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Trump finally admitted defeat and said he will no longer pursue efforts to add a racist citizenship question to the 2020 census. Trump made the announcement Thursday during a press event in the Rose Garden.

Instead, Trump said, he will sign an executive order that he says will make it easier for government agencies to share information about citizenship.

“It’s a full cave,” Josh Gerstein of Politico tweeted in response to Trump’s remarks. “This is almost exactly what Census Bureau officials proposed as an alternative to what Trump officials wanted to do. And they said, just as Trump did today, that it would be MORE accurate than asking the question directly.”

Trump’s humiliating cave on this issue ends a long saga of Trump administration officials lying to Congress and the courts about their true reason for wanting to add a citizenship question.

The Trump administration’s goal was to rig the 2020 census in a way that “would clearly be a disadvantage to the Democrats” and is “advantageous to Republicans and Non-Hispanic Whites,” according to a Republican consultant who worked on the issue.

Experts agree that adding a questions about citizenship to the census would lead to a massive undercount of millions of residents, primarily Hispanic and black residents.

The Trump administration claimed its reason for adding the question was related to the Voting Rights Act, but even the conservative-dominated Supreme Court rejected that excuse as a lie.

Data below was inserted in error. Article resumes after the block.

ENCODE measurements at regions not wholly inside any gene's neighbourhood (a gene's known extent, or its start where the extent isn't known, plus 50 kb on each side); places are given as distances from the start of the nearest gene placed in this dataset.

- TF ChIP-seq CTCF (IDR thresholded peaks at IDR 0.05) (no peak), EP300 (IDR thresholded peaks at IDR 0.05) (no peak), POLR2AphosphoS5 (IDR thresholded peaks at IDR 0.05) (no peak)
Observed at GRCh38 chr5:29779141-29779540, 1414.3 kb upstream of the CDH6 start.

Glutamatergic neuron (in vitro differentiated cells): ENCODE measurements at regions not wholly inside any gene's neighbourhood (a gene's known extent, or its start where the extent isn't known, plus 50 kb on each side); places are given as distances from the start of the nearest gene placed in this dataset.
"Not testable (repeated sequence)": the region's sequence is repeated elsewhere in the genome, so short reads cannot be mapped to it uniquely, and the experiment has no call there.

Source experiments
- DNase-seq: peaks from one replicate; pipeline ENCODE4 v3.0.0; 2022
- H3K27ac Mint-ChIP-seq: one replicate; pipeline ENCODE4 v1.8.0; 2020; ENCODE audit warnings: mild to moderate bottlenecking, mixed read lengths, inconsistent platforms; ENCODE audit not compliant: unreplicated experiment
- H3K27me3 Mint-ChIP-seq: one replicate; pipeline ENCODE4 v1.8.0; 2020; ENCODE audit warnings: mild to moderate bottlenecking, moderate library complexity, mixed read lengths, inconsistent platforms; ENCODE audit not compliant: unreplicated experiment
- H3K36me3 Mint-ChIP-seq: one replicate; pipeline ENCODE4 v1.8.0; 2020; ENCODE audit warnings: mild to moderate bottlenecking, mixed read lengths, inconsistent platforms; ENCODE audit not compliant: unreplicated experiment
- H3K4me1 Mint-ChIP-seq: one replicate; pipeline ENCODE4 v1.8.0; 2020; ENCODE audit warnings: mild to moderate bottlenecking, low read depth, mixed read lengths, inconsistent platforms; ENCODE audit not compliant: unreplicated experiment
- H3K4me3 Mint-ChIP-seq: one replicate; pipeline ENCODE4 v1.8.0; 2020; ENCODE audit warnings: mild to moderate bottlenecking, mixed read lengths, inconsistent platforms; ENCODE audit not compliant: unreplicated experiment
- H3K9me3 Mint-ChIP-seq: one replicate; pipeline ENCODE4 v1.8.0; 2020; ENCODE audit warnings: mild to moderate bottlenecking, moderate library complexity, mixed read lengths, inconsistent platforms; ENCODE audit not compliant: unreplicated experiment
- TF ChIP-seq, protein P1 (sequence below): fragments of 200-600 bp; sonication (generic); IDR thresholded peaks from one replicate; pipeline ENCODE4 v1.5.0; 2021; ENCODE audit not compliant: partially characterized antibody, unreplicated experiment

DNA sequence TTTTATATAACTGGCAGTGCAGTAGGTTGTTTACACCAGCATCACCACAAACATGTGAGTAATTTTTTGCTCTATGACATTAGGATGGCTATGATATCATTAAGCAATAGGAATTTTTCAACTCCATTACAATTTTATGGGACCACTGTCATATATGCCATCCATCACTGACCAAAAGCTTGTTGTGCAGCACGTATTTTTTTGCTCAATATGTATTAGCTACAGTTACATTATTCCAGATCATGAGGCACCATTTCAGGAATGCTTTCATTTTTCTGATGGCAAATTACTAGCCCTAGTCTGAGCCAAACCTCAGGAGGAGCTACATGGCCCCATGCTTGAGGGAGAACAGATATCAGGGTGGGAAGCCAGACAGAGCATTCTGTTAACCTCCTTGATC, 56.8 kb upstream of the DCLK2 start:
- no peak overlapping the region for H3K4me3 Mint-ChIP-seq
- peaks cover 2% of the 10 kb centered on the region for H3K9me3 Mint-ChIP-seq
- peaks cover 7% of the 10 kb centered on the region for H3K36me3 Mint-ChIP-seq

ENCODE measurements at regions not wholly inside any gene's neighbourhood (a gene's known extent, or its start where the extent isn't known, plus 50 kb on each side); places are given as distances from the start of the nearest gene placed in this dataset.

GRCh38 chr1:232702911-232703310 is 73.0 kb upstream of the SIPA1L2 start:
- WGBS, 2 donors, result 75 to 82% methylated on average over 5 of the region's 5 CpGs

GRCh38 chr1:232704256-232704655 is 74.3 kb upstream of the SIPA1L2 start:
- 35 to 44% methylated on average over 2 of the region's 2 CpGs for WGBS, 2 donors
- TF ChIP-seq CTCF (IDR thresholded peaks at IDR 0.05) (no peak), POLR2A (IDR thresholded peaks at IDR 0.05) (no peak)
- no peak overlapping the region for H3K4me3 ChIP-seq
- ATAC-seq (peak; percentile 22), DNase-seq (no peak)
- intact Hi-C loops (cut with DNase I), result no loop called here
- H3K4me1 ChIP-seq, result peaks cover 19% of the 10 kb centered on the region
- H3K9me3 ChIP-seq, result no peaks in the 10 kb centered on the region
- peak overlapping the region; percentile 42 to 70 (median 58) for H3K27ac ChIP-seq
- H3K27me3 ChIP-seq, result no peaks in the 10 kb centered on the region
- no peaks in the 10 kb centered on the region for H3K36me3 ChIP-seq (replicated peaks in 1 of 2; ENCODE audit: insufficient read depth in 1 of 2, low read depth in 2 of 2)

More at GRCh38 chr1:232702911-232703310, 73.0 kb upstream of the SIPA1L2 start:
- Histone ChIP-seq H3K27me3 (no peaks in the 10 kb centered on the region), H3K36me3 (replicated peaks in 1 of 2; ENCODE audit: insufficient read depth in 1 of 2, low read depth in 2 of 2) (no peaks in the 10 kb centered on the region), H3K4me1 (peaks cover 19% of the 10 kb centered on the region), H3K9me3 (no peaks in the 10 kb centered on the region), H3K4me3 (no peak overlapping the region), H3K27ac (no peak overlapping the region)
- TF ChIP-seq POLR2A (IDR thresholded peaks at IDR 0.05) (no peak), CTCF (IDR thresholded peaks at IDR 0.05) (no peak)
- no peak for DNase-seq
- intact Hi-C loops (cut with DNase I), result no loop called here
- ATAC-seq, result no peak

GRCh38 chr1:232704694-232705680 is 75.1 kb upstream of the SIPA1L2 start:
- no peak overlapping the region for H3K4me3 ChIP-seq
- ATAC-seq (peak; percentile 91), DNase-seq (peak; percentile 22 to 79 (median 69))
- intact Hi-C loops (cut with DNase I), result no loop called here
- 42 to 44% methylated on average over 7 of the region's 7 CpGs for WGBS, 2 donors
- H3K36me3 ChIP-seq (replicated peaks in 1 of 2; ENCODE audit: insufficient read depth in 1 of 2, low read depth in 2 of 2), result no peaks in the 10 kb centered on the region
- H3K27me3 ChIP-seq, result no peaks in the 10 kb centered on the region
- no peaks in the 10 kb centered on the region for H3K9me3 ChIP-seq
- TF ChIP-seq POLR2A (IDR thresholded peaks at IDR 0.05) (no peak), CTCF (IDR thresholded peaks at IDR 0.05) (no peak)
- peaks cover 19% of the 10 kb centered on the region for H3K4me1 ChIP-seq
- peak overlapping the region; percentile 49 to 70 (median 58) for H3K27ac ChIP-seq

Trump, however, was so determined to inject racism into the census process that he tried to defy the Supreme Court’s ruling. Trump pressured lawyers in his own Department of Justice to ignore the law and figure out a way to move forward with the question.

When DOJ lawyers failed to do what Trump wanted, the department tried to replace the entire legal team working on the case — an attempt that Judge Jesse Furman rejected.

After weeks of pompous bluster, Trump finally admitted defeat.

Published with permission of The American Independent.

Jeff Danziger lives in New York City. He is represented by CWS Syndicate and the Washington Post Writers Group. He is the recipient of the Herblock Prize and the Thomas Nast (Landau) Prize. He served in the US Army in Vietnam and was awarded the Bronze Star and the Air Medal. He has published eleven books of cartoons and one novel. Visit him at DanzigerCartoons.